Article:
Security camera footage shows former Nissan boss Carlos Ghosn walking out of his Tokyo home alone around noon Sunday, hours before he fled the country in a private jet, Japanese state broadcaster said on Friday, citing investigative sources.
The footage is one more piece of the jigsaw puzzle as authorities try to figure out how Ghosn jumped $14 million bail, fled the country and escaped to Lebanon to evade charges of financial misconduct and a potential jail term of up to 15 years.
Ghosn’s escape has been a major embarrassment for Japan, with one outspoken politician saying the country had become a laughingstock.
Although surveillance cameras were installed outside Ghosn’s home as part of his bail conditions, he was free to come and go as he pleased and would regularly visit his lawyer’s office to discuss his defense, his lawyers say.
The surveillance footage was not monitored in real-time, and recordings were handed over to authorities only in the middle of every month, according to the website of one of his lawyers, Takashi Takano.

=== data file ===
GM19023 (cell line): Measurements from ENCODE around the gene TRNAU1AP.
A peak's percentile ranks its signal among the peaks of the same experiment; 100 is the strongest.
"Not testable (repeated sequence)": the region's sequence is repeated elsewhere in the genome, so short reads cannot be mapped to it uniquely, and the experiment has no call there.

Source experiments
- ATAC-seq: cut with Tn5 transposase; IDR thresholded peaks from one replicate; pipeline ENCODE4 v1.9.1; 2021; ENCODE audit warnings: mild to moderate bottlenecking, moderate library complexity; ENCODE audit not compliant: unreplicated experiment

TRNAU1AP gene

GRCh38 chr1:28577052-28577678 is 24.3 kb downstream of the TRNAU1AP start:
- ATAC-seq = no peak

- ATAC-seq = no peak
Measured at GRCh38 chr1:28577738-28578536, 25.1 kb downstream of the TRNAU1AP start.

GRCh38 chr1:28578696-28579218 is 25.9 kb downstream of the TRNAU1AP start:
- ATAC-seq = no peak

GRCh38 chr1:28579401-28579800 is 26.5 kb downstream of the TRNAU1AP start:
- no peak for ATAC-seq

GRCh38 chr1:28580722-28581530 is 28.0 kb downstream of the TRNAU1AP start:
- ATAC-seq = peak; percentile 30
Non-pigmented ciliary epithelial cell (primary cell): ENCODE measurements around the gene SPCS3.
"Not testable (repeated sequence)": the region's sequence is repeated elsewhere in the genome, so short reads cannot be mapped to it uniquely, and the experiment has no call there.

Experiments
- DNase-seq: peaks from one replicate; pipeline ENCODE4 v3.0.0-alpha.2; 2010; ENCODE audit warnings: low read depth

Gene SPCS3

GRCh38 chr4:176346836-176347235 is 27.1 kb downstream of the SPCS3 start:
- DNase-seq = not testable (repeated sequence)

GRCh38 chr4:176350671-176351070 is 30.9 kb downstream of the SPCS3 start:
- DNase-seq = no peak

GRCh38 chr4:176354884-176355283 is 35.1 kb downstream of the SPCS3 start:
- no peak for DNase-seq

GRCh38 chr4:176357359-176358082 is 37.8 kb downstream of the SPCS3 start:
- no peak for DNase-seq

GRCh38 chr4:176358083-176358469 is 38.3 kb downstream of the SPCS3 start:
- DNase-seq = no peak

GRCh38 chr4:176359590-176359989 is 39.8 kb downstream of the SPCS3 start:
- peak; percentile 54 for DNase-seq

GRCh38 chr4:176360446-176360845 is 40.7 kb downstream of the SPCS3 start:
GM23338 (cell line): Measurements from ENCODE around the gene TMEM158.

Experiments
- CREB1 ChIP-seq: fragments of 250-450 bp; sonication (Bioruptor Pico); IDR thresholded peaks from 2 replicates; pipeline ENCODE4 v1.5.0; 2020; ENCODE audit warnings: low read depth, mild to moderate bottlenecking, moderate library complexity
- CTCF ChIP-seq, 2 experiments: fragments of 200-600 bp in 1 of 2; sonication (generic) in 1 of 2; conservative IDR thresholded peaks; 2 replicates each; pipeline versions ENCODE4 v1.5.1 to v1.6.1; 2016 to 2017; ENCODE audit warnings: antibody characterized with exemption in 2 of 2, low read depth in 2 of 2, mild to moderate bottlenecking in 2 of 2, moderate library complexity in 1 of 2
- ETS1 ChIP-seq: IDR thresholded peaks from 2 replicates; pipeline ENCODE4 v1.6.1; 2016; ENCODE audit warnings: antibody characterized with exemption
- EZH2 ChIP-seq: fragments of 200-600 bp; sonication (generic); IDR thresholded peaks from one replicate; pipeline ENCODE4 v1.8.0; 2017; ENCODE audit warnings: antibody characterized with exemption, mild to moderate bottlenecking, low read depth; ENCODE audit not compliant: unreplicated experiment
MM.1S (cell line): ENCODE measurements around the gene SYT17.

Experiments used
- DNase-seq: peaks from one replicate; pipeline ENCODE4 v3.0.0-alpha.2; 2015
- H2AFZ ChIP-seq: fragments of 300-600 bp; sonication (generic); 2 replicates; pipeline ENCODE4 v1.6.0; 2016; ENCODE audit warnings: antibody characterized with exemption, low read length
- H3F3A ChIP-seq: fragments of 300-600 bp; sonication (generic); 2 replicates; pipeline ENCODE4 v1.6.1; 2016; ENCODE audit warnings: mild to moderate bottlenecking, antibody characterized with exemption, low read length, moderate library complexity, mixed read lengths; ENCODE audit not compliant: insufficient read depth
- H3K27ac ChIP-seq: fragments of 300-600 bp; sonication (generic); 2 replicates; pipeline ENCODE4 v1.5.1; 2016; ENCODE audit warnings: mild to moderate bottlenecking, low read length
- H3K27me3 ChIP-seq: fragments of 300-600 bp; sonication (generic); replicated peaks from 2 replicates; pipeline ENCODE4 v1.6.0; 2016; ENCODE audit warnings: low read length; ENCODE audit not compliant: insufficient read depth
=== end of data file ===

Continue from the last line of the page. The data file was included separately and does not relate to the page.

Records of his meetings, of his mobile phone calls and of his Internet use at a computer in his lawyer’s office were also submitted on a monthly basis.
The bail conditions were designed to keep him from tampering with evidence and fleeing the country and were not meant to keep him under house arrest, lawyers say, and Ghosn and his family even visited Kyoto late last year.
Nevertheless, legal experts have already called for Japan to use GPS-monitoring for suspects released on bail, a practice common in the United States but not in Japan.